There’s Good Reason Why People Act ‘Odd’ On Planes

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It turns out there’s a reason why people cry hysterically, eat things they normally don’t crave and exhibit other odd behavior on a plane.

A new study commissioned by the flight industry found that engine noise, cabin pressure, and stress could trigger physical and emotional changes that alter our behavior in the friendly skies.

Crying more at movies in the air or confessing secrets to strangers are all changes in behaviors that start in the airport, a place of both freedom and captivity, as reported in the Boston Globe.

“It’s called a ‘third space’ where people who are free from usual constraints but are also anxious or buy food and duty-free items in an attempt to calm themselves,” Merry White, an anthropology professor at Boston University, told the media outlet. “The anonymity is liberating but it can also make you feel lonely.”

This change in behavior continues on board.

“Flying kind of takes away everybody’s sense of control so, people tend to grasp to whatever kind of control they can have,” a flight attendant told NPR.  Whether that be yelling about overhead bin space, about their seat, or yelling about having to like check their bag.”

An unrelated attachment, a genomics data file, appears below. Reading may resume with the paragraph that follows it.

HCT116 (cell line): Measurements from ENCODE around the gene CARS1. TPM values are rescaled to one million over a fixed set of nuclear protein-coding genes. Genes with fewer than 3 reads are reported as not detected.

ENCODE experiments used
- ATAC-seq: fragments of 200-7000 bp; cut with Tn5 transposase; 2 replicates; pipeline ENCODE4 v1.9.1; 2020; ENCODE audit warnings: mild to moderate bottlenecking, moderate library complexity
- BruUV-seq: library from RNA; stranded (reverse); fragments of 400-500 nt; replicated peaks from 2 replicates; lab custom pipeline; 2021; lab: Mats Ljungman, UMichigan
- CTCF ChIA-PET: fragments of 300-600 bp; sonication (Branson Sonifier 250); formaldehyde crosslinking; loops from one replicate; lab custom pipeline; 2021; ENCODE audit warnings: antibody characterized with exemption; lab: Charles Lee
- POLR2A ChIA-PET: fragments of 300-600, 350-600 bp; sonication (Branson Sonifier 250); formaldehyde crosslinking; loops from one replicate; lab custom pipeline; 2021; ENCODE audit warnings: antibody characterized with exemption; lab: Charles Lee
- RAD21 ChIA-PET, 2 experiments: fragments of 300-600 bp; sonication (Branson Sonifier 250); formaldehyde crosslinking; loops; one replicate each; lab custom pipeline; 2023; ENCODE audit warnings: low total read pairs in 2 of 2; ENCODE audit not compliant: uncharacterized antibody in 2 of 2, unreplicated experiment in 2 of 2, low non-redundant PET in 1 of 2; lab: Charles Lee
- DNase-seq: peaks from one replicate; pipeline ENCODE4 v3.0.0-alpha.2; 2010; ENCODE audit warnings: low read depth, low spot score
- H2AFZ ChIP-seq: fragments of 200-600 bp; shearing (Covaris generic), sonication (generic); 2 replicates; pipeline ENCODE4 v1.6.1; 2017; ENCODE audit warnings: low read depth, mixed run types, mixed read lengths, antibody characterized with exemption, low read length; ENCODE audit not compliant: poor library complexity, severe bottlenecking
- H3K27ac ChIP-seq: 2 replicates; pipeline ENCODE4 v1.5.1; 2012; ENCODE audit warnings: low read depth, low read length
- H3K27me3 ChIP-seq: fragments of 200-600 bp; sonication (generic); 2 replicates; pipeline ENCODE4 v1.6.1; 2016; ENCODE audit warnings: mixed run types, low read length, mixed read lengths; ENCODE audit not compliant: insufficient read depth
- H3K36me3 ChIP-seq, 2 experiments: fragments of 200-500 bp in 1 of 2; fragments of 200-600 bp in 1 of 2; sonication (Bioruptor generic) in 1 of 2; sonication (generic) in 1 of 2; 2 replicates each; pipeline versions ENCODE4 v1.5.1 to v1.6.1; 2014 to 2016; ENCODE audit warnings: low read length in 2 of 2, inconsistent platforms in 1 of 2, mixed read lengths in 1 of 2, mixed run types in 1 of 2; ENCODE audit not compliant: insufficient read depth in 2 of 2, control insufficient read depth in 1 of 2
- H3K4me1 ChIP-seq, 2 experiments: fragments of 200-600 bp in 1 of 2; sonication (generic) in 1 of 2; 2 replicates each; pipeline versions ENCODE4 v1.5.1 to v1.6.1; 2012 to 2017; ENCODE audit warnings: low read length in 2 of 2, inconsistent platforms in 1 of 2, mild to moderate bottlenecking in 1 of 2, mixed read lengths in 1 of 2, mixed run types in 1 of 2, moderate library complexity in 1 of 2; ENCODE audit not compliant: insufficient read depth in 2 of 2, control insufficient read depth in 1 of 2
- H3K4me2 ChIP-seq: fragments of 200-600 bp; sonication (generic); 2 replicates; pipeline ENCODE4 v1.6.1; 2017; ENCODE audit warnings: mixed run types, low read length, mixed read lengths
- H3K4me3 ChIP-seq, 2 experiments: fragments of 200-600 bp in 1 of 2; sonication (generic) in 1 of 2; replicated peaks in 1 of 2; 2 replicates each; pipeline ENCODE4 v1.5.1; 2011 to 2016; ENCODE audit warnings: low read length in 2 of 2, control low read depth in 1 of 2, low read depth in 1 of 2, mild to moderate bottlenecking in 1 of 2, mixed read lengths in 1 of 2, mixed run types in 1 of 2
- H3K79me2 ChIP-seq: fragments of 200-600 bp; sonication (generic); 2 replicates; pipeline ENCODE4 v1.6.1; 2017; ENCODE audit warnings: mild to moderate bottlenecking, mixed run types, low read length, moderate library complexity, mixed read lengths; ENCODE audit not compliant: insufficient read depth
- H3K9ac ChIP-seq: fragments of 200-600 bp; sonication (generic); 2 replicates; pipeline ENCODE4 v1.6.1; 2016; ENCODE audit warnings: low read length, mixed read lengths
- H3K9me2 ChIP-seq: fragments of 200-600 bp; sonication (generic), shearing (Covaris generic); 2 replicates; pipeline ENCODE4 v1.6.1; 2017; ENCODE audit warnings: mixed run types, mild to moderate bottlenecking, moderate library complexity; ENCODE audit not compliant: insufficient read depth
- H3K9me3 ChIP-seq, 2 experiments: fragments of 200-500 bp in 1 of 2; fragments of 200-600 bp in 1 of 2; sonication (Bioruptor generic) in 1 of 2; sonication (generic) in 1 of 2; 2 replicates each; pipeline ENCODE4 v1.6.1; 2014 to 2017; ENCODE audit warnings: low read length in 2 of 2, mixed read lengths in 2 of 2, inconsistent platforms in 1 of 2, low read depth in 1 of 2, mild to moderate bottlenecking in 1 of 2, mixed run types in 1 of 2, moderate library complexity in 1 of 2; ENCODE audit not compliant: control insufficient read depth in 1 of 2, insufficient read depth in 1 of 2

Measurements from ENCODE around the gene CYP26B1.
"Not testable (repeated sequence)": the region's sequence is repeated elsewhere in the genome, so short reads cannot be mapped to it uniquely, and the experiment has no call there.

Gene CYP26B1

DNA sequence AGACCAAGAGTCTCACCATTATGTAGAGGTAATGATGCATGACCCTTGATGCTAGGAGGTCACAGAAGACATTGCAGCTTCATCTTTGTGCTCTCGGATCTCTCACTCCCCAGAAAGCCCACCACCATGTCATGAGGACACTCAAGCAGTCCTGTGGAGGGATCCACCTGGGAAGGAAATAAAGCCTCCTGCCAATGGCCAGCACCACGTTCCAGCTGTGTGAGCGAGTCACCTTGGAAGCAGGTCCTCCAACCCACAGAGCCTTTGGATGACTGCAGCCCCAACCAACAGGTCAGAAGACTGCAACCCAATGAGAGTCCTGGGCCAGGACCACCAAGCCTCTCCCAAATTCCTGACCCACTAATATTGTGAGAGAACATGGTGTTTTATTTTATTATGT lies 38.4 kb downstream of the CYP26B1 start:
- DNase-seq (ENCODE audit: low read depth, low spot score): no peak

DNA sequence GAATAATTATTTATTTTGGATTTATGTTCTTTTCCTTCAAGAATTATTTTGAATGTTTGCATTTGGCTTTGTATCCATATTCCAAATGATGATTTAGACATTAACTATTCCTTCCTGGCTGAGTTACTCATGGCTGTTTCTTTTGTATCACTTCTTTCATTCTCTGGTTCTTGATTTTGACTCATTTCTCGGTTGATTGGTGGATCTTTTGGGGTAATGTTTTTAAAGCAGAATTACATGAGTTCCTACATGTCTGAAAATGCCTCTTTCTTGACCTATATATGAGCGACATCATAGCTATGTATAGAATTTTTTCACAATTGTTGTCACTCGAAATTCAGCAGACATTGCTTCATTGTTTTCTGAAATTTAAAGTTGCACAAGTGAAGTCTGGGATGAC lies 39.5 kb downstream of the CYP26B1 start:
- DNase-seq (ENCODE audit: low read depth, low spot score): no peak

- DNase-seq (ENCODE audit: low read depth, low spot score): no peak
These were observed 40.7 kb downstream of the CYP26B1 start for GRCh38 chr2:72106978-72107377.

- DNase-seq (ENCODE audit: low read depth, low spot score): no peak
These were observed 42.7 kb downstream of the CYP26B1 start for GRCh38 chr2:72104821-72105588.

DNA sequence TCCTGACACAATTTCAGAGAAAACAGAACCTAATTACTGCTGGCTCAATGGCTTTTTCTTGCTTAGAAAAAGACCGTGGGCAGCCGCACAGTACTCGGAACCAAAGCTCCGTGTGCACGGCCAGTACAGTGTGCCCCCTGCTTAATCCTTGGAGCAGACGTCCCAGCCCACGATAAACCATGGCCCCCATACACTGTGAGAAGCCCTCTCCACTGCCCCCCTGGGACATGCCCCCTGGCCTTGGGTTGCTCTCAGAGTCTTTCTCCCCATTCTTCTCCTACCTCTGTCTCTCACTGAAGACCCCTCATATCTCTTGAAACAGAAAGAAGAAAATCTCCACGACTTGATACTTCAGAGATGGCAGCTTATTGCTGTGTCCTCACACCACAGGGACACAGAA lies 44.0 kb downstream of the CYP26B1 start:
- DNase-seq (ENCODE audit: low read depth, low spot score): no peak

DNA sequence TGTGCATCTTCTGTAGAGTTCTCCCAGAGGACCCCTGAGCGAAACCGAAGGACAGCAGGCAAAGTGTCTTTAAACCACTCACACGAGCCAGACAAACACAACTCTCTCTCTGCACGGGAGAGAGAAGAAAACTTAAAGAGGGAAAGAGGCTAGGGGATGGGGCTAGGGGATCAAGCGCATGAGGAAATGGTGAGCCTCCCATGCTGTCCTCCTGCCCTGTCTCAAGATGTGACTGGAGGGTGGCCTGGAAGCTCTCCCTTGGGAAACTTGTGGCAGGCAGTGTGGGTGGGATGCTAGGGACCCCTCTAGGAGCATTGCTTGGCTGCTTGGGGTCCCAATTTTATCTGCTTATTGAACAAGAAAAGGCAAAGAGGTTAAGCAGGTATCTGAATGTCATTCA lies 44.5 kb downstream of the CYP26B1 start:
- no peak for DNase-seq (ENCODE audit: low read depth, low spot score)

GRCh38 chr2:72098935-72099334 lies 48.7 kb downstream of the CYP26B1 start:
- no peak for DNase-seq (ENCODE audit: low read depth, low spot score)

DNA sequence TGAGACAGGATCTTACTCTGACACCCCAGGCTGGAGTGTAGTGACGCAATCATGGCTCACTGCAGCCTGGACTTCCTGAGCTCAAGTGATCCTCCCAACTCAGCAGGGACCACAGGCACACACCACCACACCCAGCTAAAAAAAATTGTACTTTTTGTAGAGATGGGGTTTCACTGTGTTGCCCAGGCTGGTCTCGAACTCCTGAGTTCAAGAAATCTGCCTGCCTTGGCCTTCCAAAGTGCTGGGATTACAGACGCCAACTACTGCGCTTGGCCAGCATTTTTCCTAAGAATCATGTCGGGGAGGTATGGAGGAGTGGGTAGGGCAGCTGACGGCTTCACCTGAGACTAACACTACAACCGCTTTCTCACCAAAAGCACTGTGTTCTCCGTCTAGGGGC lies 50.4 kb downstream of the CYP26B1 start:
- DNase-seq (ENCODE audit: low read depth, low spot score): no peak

Crying on planes is so common that passengers have coined the term “Mile Cry Club” for frequent criers in the sky. 

“On my last fight, I was watching Crazy Rich Asians and I was sobbing pretty bad,” a passenger told NPR.  “With my blanket and my pillow, I kind of hit my face a little. I don’t know why I was ashamed, but I also didn’t want the guy next to me to worry about me.”

Another strange behavior, according to researchers, is the common craving for tomato juice, a drink not popular when on the ground.

If anyone knows just how deep the craving for tomato juice is in the air it’s United Airlines, which became the prime source of outrage in 2018. 

When the company announced that it was pulling the drink from the menu, the backlash was so intense that leaders from the company decided to add it back to the menu.

Why tomato juice? A study by Lufthansa 2010, sparked by the demand of tomato juice from passengers, found that changes in air pressure can reduce the sweet and salty signals to the brain by up to 30 percent.

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